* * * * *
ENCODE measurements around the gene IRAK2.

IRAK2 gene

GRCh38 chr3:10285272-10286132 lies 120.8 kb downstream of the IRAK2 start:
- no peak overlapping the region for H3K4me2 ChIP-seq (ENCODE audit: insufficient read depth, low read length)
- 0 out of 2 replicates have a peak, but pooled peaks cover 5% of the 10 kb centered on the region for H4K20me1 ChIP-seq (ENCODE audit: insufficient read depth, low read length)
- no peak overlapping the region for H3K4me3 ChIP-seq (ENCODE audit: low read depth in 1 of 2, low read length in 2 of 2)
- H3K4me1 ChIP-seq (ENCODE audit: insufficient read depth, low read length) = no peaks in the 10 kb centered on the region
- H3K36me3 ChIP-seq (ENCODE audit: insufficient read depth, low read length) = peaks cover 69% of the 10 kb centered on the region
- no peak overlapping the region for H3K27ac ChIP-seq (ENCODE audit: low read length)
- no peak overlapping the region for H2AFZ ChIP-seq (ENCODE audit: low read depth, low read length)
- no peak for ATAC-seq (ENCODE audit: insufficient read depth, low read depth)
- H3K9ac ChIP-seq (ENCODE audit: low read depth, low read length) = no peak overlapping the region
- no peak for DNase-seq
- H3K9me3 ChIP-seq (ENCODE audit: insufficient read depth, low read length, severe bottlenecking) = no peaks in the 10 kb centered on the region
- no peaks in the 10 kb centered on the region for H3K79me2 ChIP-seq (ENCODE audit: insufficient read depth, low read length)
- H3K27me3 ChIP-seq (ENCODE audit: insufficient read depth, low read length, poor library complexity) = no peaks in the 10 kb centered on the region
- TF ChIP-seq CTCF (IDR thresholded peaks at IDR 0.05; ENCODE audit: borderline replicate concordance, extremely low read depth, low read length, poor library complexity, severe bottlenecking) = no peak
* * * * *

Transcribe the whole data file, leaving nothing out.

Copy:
ENCODE measurements around the gene IRAK2.

IRAK2 gene

GRCh38 chr3:10285272-10286132 lies 120.8 kb downstream of the IRAK2 start:
- no peak overlapping the region for H3K4me2 ChIP-seq (ENCODE audit: insufficient read depth, low read length)
- 0 out of 2 replicates have a peak, but pooled peaks cover 5% of the 10 kb centered on the region for H4K20me1 ChIP-seq (ENCODE audit: insufficient read depth, low read length)
- no peak overlapping the region for H3K4me3 ChIP-seq (ENCODE audit: low read depth in 1 of 2, low read length in 2 of 2)
- H3K4me1 ChIP-seq (ENCODE audit: insufficient read depth, low read length) = no peaks in the 10 kb centered on the region
- H3K36me3 ChIP-seq (ENCODE audit: insufficient read depth, low read length) = peaks cover 69% of the 10 kb centered on the region
- no peak overlapping the region for H3K27ac ChIP-seq (ENCODE audit: low read length)
- no peak overlapping the region for H2AFZ ChIP-seq (ENCODE audit: low read depth, low read length)
- no peak for ATAC-seq (ENCODE audit: insufficient read depth, low read depth)
- H3K9ac ChIP-seq (ENCODE audit: low read depth, low read length) = no peak overlapping the region
- no peak for DNase-seq
- H3K9me3 ChIP-seq (ENCODE audit: insufficient read depth, low read length, severe bottlenecking) = no peaks in the 10 kb centered on the region
- no peaks in the 10 kb centered on the region for H3K79me2 ChIP-seq (ENCODE audit: insufficient read depth, low read length)
- H3K27me3 ChIP-seq (ENCODE audit: insufficient read depth, low read length, poor library complexity) = no peaks in the 10 kb centered on the region
- TF ChIP-seq CTCF (IDR thresholded peaks at IDR 0.05; ENCODE audit: borderline replicate concordance, extremely low read depth, low read length, poor library complexity, severe bottlenecking) = no peak